The first step of human rights due diligence is assessing how the company’s operations and business relationships can pose risks to human rights. This means considering the negative human rights impacts that the company’s current or planned activities could have on individuals and communities. It also means considering negative impacts that could arise through any of a company’s business relationships in its value chain, such as suppliers, contractors, joint venture partners or business customers. The process should include both actual impacts that have happened as well as potential impacts – or what are often called “human rights risks.” Assessing impacts can be a challenging process. Identifying the company’s “salient” (or leading) human rights issues can provide a focus for the company’s efforts based on an evaluation of where the risks of harm to people may be most severe.
Learn more: see all our resource library listings below, as well as specific sections from these comprehensive resources:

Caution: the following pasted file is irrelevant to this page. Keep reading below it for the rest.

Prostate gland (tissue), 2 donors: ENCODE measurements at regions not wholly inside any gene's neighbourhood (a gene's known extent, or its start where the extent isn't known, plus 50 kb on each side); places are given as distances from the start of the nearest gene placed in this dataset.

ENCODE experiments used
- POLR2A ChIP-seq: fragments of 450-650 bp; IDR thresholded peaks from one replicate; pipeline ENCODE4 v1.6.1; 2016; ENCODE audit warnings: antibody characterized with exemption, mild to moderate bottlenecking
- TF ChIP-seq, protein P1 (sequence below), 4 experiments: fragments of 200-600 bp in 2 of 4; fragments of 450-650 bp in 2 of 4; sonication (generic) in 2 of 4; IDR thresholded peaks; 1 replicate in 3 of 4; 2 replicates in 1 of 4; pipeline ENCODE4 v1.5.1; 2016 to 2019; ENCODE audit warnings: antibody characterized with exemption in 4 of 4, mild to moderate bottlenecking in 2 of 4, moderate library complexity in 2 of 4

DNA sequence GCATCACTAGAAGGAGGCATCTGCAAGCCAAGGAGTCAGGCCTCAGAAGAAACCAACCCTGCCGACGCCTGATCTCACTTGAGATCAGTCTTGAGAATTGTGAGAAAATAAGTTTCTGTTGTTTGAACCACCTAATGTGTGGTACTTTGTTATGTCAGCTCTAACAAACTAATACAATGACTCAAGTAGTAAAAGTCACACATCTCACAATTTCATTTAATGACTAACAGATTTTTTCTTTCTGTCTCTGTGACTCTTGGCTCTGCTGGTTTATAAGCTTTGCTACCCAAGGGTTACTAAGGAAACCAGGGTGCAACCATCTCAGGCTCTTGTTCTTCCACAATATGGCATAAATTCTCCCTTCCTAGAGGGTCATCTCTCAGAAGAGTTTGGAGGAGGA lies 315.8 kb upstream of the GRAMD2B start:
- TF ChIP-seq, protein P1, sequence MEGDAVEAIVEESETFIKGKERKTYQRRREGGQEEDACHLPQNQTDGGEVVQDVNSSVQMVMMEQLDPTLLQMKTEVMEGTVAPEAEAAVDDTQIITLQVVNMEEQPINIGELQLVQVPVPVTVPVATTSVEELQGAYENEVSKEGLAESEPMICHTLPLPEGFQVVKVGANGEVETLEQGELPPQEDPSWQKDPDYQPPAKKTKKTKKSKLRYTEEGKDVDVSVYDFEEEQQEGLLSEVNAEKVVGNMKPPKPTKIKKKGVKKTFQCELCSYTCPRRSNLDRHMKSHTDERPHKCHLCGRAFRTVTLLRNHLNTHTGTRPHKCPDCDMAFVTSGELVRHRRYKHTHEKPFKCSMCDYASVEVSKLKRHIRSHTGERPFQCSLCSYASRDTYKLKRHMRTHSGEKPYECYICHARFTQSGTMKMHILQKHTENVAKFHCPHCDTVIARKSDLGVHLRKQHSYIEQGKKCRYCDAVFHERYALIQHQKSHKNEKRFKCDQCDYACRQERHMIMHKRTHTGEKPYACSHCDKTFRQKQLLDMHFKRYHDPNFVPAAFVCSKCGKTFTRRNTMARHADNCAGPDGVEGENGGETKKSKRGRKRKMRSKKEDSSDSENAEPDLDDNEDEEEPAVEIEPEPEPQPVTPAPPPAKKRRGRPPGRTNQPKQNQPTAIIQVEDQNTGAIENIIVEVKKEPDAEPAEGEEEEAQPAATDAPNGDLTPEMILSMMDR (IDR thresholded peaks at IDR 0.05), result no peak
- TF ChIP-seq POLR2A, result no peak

BEYOND AUDIT: Many companies rely on audits to assess for human rights risks in their supply chains. Read about the limitations of this approach -- and alternative approaches being used by leading companies.
September 2015 | Caroline Rees
How companies can avoid four stumbling blocks on the path to respect for human rights.
March 2015 | Shift
This resource focuses on how to do human rights due diligence in high risk circumstances – and how to identify those circumstances in the first place.
January 2014 | Shift
This report reflects learning from a workshop with 12 Dutch companies together with expert stakeholders about how companies can identify and prioritize human rights risks and test their findings through stakeholder engagement.
August 2013 | Shift
This resource reviews the limitations of audits as human rights risk assessment and management tools, and offers examples and case studies of alternative and complementary approaches pioneered by companies in different sectors.
August 2012 | Shift
This resource examines how companies can implement the Guiding Principles throughout their supply chains, including identifying and prioritizing risks, using their leverage, understanding the role of auditing and supporting grievance mechanisms.